Loopback makes it easy to pass audio between applications on your Mac. Create virtual audio devices to take the sound from applications and audio input devices, then send it to audio processing applications. Loopback gives you the power of a high-end studio mixing board, right inside your computer!
- Play Audio to All Your Podcast Guests – Combine your mic with audio sources like iTunes or QuickTime Player, then select your Loopback device as your source in Skype. Presto! Your guests all hear both your voice and your audio add-ons.
- Record Gameplay Videos – Making gameplay videos with great audio can often be very difficult. If you’re using a device like Elgato’s Game Capture hardware and you want to record both your microphone and the game’s audio at once, Loopback can assist!
- Combine Hardware Devices – Apps like GarageBand, Logic, and Ableton Live only record from a single audio device at once. Thankfully, they offer recording from many channels. With Loopback, you can combine multiple input devices into one virtual device for easy recording.
- Create Top-Notch Screencasts – Screen recorders, including QuickTime Player, allow you to include your mic’s audio. Some allow recording of system audio instead, but neither option is ideal. Create a virtual device that grabs just the mic and the app’s audio to get exactly the audio you want.
- Route Audio For Broadcasts – Set a simple (pass-thru) device as the output at the end of an Audio Hijack chain, and then as the input source in Nicecast. Now listeners can tune in to a live stream of your podcast as you record it!
- Combine Audio Sources – Configuring a virtual audio device from multiple sources is easy. Just add the applications and physical audio devices you want to include to the Audio Sources table to get started.
- Available System-Wide – Your Mac will show Loopback’s virtual devices exactly like physical devices. Find them listed among other devices in System Preferences or select them as an input or output in any audio app.
- Send Audio Between Apps – Loopback can also create pass-thru devices, which send audio from one app to another. Set the Loopback device as the output in one app and the input in another to make audio flow directly between the applications.
- Works With Any Application – Make a virtual audio device with audio from the applications on your Mac, including production apps like Logic or Reason, as well as simple audio players, like iTunes or QuickTime.
- Works With Any Input Device – Pull audio from the physical audio devices connected to your Mac. Whether you’ve got simple USB microphones, or high-end studio mixers, Loopback can access it all.
- Combine Apps and Physical Devices – Of course, you can create a virtual audio device that includes audio from both apps and physical audio devices.
- Multichannel Audio – Your virtual audio devices can be configured to have up to 32 channels, providing tremendous power.
- Custom Channel Mapping – By default, Loopback sets up channel mapping automatically. If you want to manually configure things, though, you’ve got powerful options!
- Nested Devices – You can now nest one Loopback device inside another, allowing for easier configuration, as well as even more power and control.
- Loopback now offers support for Dark Mode on MacOS 10.14 (Mojave) and up, with a new Dark theme. Loopback will automatically match the system appearance, but can also be set to either Light or Dark mode manually.
- Loopback's tracking of physical audio devices has been overhauled and dramatically improved. It will now better handle issues caused by many USB audio devices. Loopback will automatically track devices across restarts and between ports on your computer, so fewer adjustments are necessary.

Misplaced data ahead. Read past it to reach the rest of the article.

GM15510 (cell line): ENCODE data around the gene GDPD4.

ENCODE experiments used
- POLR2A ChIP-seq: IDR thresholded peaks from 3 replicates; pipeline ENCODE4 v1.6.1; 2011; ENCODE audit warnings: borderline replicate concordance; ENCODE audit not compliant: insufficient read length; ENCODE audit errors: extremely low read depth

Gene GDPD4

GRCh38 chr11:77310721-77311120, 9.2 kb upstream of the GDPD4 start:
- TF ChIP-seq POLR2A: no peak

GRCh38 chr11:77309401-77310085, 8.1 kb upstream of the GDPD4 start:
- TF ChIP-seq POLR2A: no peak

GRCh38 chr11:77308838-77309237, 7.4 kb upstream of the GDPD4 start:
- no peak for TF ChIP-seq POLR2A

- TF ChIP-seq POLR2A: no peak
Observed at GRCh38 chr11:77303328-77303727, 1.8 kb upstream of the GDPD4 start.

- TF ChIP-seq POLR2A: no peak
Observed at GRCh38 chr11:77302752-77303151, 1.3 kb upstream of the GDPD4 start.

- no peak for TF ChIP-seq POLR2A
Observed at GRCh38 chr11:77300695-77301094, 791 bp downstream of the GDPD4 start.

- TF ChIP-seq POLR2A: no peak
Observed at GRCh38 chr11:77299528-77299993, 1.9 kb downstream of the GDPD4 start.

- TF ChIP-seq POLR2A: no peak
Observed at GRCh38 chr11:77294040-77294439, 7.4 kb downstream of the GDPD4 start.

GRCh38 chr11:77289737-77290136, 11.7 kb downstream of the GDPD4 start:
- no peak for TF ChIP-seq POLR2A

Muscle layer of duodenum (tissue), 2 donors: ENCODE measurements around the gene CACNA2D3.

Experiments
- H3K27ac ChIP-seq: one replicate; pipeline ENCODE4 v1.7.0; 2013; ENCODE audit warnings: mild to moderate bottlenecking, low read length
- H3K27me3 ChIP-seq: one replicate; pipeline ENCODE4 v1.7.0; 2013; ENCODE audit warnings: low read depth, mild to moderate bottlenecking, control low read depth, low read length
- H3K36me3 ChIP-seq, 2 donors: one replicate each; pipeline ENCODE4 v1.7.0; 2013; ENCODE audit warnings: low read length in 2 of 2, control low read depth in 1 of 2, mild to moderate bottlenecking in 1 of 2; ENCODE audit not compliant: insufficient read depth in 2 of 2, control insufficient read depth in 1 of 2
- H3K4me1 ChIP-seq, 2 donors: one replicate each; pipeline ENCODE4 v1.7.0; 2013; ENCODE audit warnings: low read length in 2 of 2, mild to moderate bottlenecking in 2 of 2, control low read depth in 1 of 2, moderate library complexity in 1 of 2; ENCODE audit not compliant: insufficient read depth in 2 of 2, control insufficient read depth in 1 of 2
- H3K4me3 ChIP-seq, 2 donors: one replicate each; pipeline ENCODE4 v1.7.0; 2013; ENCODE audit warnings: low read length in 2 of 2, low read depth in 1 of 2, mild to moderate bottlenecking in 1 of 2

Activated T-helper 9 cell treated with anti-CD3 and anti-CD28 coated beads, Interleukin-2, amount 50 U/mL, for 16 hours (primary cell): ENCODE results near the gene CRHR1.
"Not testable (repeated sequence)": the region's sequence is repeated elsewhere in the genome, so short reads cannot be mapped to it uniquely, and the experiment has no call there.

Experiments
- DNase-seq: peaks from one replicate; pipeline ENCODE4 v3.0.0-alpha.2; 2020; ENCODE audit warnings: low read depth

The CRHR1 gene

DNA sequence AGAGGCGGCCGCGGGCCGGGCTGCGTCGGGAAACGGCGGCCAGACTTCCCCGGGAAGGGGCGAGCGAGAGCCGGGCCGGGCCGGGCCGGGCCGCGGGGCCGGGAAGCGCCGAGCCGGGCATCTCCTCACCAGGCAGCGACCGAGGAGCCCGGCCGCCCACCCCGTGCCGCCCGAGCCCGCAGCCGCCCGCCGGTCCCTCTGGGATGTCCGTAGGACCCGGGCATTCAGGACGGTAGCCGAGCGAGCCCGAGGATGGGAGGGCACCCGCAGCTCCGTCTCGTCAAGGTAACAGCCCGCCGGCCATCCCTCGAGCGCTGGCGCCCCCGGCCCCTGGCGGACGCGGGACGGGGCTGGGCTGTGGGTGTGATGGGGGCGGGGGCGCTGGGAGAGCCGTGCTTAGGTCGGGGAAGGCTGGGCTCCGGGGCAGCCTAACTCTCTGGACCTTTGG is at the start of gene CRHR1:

- Loopback now has preliminary compatibility with MacOS 10.15 (Catalina).
- The backend Audio Capture Engine (ACE) has been updated to 11.0.0, with preliminary MacOS 10.15 (Catalina) compatibility as well as other fixes and improvements.
- Level meters have been optimized to use substantially less CPU. They've also been smartened up, to better reflect reality in certain tricky configurations.
- Loopback is now better at alerting you when physical audio devices have gone missing from your Mac.
- Several interface refinements have been made. It is now much clearer when a device and block is disabled, selected items have been given a better appearance, and new devices automatically allow you to edit their names.
- Loopback's wizard for installing, updating, and removing ACE (among other tasks) has been overhauled, with many small improvements and enhancements. Update notes are now presented on the first launch of a new version, and the wizard will now intelligently warn if uninstalling will impact other applications.
- Loopback now compensates for devices that are slow to start, so monitors don't miss audio at initial start-up.
- Loopback has been made much more resilient to breakage and corruption, often caused by cleaner utilities.
- Loopback now requires MacOS 10.12 (Sierra) or higher. If you're still on 10.11 (or lower), be sure to see our Legacy page.
- New Loopback devices now default to the same sample rate as the default system output, rather than always using 44.1 kHz.
- A new hidden preference, “ACE: Prioritize reliability over latency”, has been added. Though most users won't need this, the preference provides extra time for complex setups to process audio, at a cost of increased end-to-end latency.
- Loopback's Help menu now includes a useful new Release Notes window, so you can see changes across all versions from right inside the app.
- The look of messages displayed by Loopback has been modernized.
- Loopback's help manual has been improved and streamlined.
- The About box has been updated to provide additional version information in an easy-to-read fashion.
- Numerous other minor improvements and refinements have been made as well.
OS X 10.11 or later, 64-bit processor